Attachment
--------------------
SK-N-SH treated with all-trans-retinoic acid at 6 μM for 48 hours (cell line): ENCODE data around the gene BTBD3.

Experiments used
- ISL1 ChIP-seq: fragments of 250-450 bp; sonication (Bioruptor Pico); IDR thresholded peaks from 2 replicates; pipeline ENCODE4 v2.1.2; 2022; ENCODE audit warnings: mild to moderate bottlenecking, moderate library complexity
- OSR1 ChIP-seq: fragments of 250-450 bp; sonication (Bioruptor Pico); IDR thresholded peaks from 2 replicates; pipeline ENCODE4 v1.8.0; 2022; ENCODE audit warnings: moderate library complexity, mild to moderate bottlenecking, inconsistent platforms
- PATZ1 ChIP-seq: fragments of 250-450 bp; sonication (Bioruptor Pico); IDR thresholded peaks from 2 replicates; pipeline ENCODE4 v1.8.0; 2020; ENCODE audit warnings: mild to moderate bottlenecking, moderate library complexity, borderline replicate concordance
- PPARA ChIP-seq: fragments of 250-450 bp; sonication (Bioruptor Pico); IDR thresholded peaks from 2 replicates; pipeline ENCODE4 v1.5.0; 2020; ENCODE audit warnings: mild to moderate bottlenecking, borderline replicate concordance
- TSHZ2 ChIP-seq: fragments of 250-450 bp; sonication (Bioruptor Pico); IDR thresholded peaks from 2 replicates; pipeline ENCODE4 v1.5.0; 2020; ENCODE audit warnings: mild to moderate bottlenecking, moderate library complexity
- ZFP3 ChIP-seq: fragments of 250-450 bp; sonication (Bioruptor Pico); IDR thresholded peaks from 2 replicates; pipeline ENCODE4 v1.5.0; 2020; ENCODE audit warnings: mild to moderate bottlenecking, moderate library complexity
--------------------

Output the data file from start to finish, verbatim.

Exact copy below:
SK-N-SH treated with all-trans-retinoic acid at 6 μM for 48 hours (cell line): ENCODE data around the gene BTBD3.

Experiments used
- ISL1 ChIP-seq: fragments of 250-450 bp; sonication (Bioruptor Pico); IDR thresholded peaks from 2 replicates; pipeline ENCODE4 v2.1.2; 2022; ENCODE audit warnings: mild to moderate bottlenecking, moderate library complexity
- OSR1 ChIP-seq: fragments of 250-450 bp; sonication (Bioruptor Pico); IDR thresholded peaks from 2 replicates; pipeline ENCODE4 v1.8.0; 2022; ENCODE audit warnings: moderate library complexity, mild to moderate bottlenecking, inconsistent platforms
- PATZ1 ChIP-seq: fragments of 250-450 bp; sonication (Bioruptor Pico); IDR thresholded peaks from 2 replicates; pipeline ENCODE4 v1.8.0; 2020; ENCODE audit warnings: mild to moderate bottlenecking, moderate library complexity, borderline replicate concordance
- PPARA ChIP-seq: fragments of 250-450 bp; sonication (Bioruptor Pico); IDR thresholded peaks from 2 replicates; pipeline ENCODE4 v1.5.0; 2020; ENCODE audit warnings: mild to moderate bottlenecking, borderline replicate concordance
- TSHZ2 ChIP-seq: fragments of 250-450 bp; sonication (Bioruptor Pico); IDR thresholded peaks from 2 replicates; pipeline ENCODE4 v1.5.0; 2020; ENCODE audit warnings: mild to moderate bottlenecking, moderate library complexity
- ZFP3 ChIP-seq: fragments of 250-450 bp; sonication (Bioruptor Pico); IDR thresholded peaks from 2 replicates; pipeline ENCODE4 v1.5.0; 2020; ENCODE audit warnings: mild to moderate bottlenecking, moderate library complexity